JONAH M. AUGUSTINE, then a student at University of Chicago, Chicago, Illinois, was awarded a grant in April 2011 to aid research on 'The Aesthetic Constitution of Polity: Ceramic Production and Material Politics in the Tiwanaku Valley (AD 500-1100),' supervised by Dr. Alan L. Kolata. The central problem that this project examined was the relationship between aesthetics and politics within the ancient Andean polity Tiwanaku. Focusing on various locations within the Tiwanaku Valley, the project analyzed the iconographic characteristics of ceramics, one of the central media through which Tiwanaku images were presented. The preliminary results reveal that during the early phases of the polity, there were convergences between elite and non-elite iconography in the open areas of large-scale, urban rituals. This suggests that shared aesthetic experiences mediated disparate social positions and fostered bonds between groups. Beyond the city, it was noted that characteristic 'Tiwanaku' forms (i.e. those associated with the urban rituals) were reproduced in non-canonical ways. This indicates that the subjective experience of Tiwanaku was predicated on an active and perhaps playful engagement with Tiwanaku materiality. Finally, there was a decrease in the diversity of representational forms as the Tiwanaku polity became more rigidly hierarchical during later phases. This may reflect a tactic used by emergent elites to create a unified political imaginary within the valley. From these data, it is possible to better reconstruct the deeply important aesthetic dimension of Tiwanaku politics.
Papageorgiou, Kyriaki, U. of California, Irvine, CA - To aid 'Seeds of Doubt: An Ethnographic Investigation of Biosafety in Contemporary Egypt,' supervised by Dr. Susan Greenhalgh
KYRIAKI PAPGEORGIOU, then a student at University of California, Irvine, California, was awarded a grant in January 2004 to aid research on 'Seeds of Doubt: An Ethnographic Investigation of Biosafety in Contemporary Egypt,' supervised by Dr. Susan Greenhalgh. The study of biosafety in Egypt illustrates the complex interplay of knowledge and power enacted in the new spaces of scientific negotiation that have opened up by genetic research. The recent World Trade Organization case over GMOs, in which the Egypt was inadvertently entangled, is particularly evocative of the political and epistemic conundrums of biotechnology. This case demonstrates the growing global knowledge disparities and accentuates the problems of science and expertise halting Egypt's biosafety framework. While in 2004 the commercialization of biotechnology was put on hold, biodynamics, a peculiar version of organic agriculture, was burgeoning in Egypt. Based on Goethe's scientific paradigm articulated through Rudolph Steiner, biodynamics takes as its starting point the idea that that living organisms do not react in predictable ways and that they can only be known in fragments when using modern science. Rather than positing the relationship of biotechnology and biodynamics as one of opposition, the dissertation considers how the transatlantic quarrels over the status of genetically modified food are tied to the politics of alterative agricultural practices; how interlocking narratives about nature and society are articulated in the juxtaposition; and how facticity and claims about life are organized, institutionalized, and marked as different kinds of knowledge.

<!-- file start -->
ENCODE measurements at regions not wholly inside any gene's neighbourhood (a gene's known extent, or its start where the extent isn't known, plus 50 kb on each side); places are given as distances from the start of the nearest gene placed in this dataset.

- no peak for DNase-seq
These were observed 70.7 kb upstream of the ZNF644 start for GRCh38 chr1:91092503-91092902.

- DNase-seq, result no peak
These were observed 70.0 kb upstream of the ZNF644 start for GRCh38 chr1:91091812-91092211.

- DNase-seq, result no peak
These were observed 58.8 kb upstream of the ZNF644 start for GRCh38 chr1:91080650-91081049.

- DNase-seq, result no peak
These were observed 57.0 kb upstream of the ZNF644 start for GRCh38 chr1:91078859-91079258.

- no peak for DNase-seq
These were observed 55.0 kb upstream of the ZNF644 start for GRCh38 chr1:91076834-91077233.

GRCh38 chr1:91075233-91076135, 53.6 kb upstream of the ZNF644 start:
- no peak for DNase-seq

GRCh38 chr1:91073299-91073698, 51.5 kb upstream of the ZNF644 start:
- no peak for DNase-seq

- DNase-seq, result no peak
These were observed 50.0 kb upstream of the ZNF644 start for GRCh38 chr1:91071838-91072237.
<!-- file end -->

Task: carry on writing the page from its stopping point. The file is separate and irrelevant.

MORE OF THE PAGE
El Zein, Rayya Sunayma, City U. of New York, Graduate Center, New York, NY - To aid research on 'Performing el rap el 'Arabi 2004-2014: Feeling Politics and Affecting Possibility Amid Neoliberal Incursions in Ramallah,' supervised by Dr. Maurya Wickstrom
Preliminary abstract: My dissertation analyzes affective political production in live performances of Arabic rap over roughly the past decade. I locate these politics in the performance strategies that respond to the material and affective histories of neoliberalism in Beirut, Ramallah, and New York City. The Wenner Gren Foundation Fieldwork Grant would facilitate the dissertation research and fieldwork in Ramallah. In my research of the cultural production of rap in Arabic, I argue for an understanding of contemporary Arab youth culture as reacting to particular political and economic policies, and as constructing real strategies for responding to neoliberal incursions in specific sites. My research in Ramallah contextualizes Palestinian rap production in relation to local and contemporary performance genres with which it shares fans, producers, and performance spaces. Theoretically, this project works to understand how political affects are located and understood among Arab youth and how Palestinian rap is understood as both 'political' and 'resistant' cultural production. My analysis opens different routes for assessing the development of political alternatives in and by cultural production - what I call 'affecting possibility.'
Szenassy, Edit, Charles U., Prague, Czech Republic - To aid research on 'Governing Romani Women's Bodies: Between Everyday Reproductive Decisions and Population Politics in Slovakia,' supervised by Dr. Jaroslav Skupnik
EDIT SZENASSY, then a student at Charles University, Prague, Czech Republic, was awarded a grant in October 2009, to aid research on 'Governing Romani Women's Bodies: Between Everyday Reproductive Decisions and Population Politics in Slovakia,' supervised by Dr. Jaroslav Skupnik. High fetility rates of Romani/Gypsy women are portrayed by some public actors in Slovakia as a burden on society or welfare system. Facing diverse forms of discrimination and violence including impeded access to healthcare, Romani women's wombs have historically been of grave concern to state power, and continue being regarded as a 'time bomb' bound to explode as presently Romani births outnumber those of the Slovak majority. Between 1977 and 1991, special benefits were granted in return for Romani women's voluntary sterilization, however, recent scandals indicate that many of the operations during this period were neither voluntary, nor performed with due consent. The results of this fieldwork research indicate that the coerced sterilization of Romani women continued into the mid-2000s. This project examined Romani women's reproductive decision-making and its tensions with Slovak population politics. Its central focus was an ethnographic research based on participant observation into current reproductive practices among Romani women in a poor segregated Roma slum in East Slovakia. It explored the intricate positions women, their kinship networks, health professionals, and authorities take, with the aim of revealing and understanding their potentially conflicting interests. The ethnographer was situated in a politically and ethically loaded field, as she attempted to analyze the ramifications intertwining the state, nationalism, and the politics and poetics of reproduction.